J. R. Dunn has a terrific article over at American Thinker about how America’s energy policy has come about, literally, in response to accidents.
One thing consistently overlooked is that American energy policy is literally the result of a series of accidents. Each of these incidents set off a blizzard of activity intended to “rationalize” the energy industry and its practices, prevent further mishaps, increase government control, and not the least, usher in the new Green Age. Each thrust American energy policy deeper into stagnation.
The accidents Dunn lists are:
- The Santa Barbara Union Oil oil spill of 1969, caused by a USGS-approved deviation from standard procedure for piping in 1969. The aftereffect was to ban drilling for oil off the East and West coasts of the US.
- The Three Mile Island nuclear meltdown of 1979, which caused a minor release of radiation but nothing major since the safety systems at the plant functioned according to plan, happened a couple of weeks before The China Syndrome came out, and not a single nuclear plant has been built in the US since then.
- In 1986, technicians at Chernobyl nuclear plant in the Soviet Ukraine experimented with shutting off the plant safeguards and running the reactor at its most unstable point, at which point the roof blew off and dozens of people were killed. This was a major nuclear accident that irradiated a large area of the Ukraine.
- In 1989, the captain of Exxon Valdez was drunk when he piloted his supertanker onto a reef off the Alaska coast and dumped 11 million gallons of crude into the Arctic Ocean.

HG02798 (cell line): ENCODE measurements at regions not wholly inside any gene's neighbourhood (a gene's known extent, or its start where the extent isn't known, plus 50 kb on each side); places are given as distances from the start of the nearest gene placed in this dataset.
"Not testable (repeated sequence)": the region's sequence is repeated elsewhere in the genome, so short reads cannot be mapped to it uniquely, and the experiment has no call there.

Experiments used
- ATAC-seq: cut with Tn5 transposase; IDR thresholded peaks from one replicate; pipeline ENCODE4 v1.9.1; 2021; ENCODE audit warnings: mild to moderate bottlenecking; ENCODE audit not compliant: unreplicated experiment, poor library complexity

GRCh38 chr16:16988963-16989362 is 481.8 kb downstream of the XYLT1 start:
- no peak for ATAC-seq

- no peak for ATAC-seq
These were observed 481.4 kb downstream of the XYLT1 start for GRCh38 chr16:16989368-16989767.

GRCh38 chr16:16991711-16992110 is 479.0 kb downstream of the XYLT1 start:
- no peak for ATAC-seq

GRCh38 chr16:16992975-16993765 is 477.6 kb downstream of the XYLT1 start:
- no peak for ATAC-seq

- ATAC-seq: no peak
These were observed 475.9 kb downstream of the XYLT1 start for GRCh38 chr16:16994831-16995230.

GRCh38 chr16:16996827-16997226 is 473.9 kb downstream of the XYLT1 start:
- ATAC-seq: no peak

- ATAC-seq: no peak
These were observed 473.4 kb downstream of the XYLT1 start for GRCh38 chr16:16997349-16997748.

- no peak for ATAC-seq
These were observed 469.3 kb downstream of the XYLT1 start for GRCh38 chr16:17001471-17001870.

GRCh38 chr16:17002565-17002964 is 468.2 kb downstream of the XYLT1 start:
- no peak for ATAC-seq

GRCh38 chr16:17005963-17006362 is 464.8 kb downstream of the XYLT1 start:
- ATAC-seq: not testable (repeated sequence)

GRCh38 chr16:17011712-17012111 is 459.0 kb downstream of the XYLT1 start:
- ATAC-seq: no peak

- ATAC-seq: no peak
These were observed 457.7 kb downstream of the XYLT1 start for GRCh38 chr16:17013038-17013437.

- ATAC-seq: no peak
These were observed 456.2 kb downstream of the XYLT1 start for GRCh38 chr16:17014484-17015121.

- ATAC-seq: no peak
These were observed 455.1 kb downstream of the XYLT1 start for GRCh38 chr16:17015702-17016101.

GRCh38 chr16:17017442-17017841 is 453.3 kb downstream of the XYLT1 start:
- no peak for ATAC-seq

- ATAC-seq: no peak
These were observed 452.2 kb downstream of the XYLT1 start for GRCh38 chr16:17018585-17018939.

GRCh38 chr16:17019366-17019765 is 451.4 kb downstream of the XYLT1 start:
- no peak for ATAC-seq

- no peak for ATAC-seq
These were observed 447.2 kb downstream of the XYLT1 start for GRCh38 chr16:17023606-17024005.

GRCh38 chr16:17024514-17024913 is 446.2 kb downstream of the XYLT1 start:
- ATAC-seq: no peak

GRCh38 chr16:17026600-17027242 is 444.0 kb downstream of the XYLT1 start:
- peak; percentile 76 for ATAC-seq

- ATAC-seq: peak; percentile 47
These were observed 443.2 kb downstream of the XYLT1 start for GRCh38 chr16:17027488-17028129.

Rather than addressing the obvious management failures in these accidents and filling the gaps in official policy, the US legislature and judiciary have passed or reinterpreted statutes to cripple the US energy industry. The result is what we have today, with US gas at $4 and going to $5 and the US sending $700 billion to terror sponsoring states for their oil every year. Corn ethanol is a boondoggle that has doubled the price of raw food ingredients such as grains, meat, and dairy. This is a Potemkin kind of environmentalism, with the location of the mines shifted to another part of the world and inferior technology and work habits used to extract the oil from the Earth. CO2 production is higher from Iranian or Venezuelan operated mines than it would be from US mines. By shifting production from the US to other countries, the ManBearPig environmentalist movement has actually increased world-wide CO2 levels. (Not that CO2 levels drive global warming, they actually trail global warming trends by some number of years [if I recall correctly, 500 years], showing they are a result of global warming rather than a cause.)
Read the whole thing. It’s worth it.
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